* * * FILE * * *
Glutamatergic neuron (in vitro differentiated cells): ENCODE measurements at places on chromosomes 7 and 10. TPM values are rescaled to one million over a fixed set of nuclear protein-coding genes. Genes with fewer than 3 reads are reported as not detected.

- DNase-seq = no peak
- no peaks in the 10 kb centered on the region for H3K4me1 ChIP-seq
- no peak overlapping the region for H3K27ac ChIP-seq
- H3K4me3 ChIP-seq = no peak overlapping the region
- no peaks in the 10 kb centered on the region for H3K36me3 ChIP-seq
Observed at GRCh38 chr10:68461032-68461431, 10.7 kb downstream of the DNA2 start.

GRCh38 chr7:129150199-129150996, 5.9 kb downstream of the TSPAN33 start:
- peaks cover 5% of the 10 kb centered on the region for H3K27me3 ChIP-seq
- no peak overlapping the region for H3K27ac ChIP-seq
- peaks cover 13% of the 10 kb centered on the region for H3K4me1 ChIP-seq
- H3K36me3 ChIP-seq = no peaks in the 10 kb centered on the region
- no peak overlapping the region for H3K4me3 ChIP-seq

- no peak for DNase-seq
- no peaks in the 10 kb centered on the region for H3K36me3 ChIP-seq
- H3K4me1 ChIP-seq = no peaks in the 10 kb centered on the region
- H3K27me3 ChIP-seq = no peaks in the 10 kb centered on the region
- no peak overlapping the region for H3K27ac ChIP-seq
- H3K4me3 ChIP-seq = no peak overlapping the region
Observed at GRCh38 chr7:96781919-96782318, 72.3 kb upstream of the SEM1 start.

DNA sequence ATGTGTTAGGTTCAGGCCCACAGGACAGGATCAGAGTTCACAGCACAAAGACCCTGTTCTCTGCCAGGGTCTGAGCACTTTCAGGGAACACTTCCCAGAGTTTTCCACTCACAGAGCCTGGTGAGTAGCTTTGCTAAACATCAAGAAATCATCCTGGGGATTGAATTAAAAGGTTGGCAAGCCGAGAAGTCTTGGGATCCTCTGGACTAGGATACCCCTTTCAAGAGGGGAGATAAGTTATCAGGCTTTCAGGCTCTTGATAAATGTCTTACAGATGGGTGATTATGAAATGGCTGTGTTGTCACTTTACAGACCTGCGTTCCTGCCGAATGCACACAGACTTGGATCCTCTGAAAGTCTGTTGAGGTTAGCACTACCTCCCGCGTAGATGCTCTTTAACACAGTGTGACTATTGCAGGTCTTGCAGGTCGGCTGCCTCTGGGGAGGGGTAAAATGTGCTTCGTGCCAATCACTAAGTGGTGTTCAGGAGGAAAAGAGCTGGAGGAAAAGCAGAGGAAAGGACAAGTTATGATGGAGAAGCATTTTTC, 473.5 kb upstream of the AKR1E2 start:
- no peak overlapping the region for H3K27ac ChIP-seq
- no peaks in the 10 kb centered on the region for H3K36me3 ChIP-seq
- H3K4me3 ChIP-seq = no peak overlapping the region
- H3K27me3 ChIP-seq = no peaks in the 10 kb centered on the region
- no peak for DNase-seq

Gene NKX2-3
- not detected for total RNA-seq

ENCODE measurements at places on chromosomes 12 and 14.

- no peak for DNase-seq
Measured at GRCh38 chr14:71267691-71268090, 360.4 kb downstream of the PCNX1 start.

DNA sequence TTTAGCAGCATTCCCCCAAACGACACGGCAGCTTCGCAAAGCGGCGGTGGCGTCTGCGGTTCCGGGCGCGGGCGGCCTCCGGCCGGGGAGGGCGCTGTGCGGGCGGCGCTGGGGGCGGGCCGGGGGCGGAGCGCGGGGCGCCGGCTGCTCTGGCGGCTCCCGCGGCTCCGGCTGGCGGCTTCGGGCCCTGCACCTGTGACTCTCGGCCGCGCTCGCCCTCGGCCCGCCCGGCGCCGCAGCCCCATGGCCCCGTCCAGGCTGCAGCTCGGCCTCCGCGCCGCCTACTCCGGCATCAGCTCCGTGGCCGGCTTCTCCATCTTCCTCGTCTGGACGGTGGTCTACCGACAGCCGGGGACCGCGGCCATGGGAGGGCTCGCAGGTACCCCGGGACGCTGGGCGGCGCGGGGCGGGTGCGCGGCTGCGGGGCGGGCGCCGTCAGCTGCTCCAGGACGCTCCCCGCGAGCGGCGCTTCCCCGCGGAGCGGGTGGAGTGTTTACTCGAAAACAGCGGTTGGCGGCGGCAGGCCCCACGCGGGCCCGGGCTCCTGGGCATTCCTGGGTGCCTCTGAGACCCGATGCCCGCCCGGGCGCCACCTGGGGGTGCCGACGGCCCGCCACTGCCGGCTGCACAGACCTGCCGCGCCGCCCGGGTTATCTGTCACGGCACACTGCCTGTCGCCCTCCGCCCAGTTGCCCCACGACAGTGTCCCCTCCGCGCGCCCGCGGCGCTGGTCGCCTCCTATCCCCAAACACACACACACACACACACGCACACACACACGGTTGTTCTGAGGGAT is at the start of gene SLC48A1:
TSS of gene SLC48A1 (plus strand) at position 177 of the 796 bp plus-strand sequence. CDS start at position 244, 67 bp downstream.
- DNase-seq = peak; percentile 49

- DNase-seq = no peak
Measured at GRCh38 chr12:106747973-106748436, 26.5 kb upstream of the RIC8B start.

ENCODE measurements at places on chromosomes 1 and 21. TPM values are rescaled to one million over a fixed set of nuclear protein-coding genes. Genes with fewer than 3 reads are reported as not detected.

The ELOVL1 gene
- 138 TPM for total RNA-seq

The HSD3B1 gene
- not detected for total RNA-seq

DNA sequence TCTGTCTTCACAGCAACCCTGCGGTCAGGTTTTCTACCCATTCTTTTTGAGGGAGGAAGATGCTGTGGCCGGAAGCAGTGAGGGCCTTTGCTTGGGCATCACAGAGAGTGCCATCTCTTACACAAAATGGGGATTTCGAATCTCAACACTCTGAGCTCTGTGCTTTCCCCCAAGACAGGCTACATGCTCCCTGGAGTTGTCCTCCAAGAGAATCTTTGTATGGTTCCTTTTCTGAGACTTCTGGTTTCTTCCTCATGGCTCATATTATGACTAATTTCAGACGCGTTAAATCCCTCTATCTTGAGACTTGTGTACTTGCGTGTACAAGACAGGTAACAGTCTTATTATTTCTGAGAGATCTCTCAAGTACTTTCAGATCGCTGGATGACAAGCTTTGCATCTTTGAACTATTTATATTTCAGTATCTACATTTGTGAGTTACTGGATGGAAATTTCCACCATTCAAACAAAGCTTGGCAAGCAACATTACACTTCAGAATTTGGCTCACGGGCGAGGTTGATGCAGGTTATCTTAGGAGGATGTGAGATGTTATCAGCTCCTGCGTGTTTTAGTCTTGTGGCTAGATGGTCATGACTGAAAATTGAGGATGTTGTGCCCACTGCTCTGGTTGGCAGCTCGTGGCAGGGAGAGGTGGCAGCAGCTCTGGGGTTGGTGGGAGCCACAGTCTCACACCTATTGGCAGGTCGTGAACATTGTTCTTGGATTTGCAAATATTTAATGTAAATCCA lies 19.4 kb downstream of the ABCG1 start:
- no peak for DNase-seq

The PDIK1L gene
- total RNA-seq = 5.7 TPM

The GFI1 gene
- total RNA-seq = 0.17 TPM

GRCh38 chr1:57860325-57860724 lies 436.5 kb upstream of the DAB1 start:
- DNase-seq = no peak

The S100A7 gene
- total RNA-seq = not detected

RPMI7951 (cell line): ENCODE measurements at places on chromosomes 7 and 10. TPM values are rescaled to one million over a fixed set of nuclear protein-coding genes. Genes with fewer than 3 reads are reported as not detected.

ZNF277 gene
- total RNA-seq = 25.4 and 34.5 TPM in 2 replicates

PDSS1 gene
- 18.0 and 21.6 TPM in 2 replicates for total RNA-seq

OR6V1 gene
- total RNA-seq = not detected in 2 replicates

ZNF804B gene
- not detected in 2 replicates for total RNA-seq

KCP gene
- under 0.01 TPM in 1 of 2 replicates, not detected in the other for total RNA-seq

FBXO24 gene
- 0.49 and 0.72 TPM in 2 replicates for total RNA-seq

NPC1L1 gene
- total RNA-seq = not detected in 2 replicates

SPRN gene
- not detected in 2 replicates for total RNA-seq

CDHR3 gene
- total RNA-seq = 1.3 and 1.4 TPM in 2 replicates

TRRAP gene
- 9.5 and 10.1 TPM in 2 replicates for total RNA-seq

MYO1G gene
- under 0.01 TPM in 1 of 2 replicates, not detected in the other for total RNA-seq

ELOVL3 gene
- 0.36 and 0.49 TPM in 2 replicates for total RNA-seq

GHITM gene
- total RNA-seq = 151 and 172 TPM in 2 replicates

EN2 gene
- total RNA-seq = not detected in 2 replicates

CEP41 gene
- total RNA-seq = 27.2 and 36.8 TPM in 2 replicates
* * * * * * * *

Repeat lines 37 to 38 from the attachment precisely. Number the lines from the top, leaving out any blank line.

ENCODE measurements at places on chromosomes 1 and 21. TPM values are rescaled to one million over a fixed set of nuclear protein-coding genes. Genes with fewer than 3 reads are reported as not detected.

The ELOVL1 gene